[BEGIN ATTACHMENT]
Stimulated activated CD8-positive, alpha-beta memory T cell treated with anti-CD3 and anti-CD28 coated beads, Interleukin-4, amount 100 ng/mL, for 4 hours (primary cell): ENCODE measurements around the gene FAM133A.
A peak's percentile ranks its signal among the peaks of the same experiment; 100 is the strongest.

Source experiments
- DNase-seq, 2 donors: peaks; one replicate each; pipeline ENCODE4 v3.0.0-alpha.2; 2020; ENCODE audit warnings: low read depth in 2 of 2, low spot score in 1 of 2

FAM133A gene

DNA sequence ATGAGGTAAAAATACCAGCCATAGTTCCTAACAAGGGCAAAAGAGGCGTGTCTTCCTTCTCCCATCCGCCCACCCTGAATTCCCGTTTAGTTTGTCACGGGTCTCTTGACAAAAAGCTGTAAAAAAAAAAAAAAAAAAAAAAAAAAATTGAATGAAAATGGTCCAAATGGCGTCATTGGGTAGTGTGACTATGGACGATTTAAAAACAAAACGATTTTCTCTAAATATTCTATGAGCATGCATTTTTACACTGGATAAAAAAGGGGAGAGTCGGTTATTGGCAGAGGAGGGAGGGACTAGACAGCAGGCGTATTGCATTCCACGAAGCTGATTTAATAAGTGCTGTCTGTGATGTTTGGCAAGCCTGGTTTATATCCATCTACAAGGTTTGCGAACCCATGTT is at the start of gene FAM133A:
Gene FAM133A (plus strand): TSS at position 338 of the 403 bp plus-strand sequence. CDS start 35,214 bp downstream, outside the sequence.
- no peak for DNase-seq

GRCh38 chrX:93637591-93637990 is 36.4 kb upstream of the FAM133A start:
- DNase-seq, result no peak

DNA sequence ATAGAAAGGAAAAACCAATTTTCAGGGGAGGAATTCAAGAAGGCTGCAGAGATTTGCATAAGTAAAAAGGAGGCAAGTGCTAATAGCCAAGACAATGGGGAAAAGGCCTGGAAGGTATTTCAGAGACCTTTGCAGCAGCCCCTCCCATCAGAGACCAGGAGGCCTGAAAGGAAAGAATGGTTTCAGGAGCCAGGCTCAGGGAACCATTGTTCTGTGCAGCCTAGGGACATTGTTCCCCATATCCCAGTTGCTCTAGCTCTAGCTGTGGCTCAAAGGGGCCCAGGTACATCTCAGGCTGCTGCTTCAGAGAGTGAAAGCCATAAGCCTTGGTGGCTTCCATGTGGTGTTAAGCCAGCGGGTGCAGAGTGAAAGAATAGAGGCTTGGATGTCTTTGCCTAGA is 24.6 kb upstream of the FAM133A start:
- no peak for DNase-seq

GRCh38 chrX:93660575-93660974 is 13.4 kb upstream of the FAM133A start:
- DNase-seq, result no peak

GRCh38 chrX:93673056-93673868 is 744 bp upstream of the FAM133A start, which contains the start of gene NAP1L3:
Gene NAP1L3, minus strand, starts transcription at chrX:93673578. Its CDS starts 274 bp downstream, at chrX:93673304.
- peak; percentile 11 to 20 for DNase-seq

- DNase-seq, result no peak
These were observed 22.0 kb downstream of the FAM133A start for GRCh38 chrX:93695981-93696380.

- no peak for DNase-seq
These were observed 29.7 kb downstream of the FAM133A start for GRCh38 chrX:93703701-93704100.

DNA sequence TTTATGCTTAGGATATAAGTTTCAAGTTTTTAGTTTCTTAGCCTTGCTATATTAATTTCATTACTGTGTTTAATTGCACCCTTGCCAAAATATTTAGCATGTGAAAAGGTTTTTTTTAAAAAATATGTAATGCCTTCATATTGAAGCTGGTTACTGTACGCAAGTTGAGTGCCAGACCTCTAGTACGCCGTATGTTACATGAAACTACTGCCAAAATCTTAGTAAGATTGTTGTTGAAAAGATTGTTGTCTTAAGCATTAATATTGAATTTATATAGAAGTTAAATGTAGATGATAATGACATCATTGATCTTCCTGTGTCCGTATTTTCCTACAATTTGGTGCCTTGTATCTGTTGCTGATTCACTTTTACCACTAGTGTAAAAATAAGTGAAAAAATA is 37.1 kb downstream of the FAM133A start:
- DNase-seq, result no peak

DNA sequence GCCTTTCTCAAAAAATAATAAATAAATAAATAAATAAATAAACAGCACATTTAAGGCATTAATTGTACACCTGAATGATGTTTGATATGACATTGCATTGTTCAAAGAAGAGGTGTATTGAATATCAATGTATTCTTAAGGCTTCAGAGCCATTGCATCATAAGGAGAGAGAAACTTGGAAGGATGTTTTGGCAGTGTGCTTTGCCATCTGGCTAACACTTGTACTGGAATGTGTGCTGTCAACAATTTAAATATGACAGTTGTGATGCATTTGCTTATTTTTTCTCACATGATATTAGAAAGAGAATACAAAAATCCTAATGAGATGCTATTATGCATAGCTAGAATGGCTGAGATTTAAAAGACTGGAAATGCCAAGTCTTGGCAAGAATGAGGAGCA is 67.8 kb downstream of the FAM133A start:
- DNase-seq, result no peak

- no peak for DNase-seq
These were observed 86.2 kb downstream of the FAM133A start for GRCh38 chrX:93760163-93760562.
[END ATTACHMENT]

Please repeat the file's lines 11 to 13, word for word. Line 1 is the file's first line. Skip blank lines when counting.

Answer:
DNA sequence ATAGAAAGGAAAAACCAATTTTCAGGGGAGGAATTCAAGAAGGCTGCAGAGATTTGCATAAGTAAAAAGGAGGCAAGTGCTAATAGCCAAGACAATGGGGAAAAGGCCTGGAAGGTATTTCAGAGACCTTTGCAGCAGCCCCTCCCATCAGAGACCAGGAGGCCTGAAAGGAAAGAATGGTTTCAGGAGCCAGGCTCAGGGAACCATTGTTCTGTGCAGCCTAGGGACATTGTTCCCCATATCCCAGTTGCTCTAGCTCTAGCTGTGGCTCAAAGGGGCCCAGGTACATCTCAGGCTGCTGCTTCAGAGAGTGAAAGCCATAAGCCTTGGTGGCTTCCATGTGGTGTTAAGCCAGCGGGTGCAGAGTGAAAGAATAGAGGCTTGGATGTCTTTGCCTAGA is 24.6 kb upstream of the FAM133A start:
- no peak for DNase-seq

GRCh38 chrX:93660575-93660974 is 13.4 kb upstream of the FAM133A start: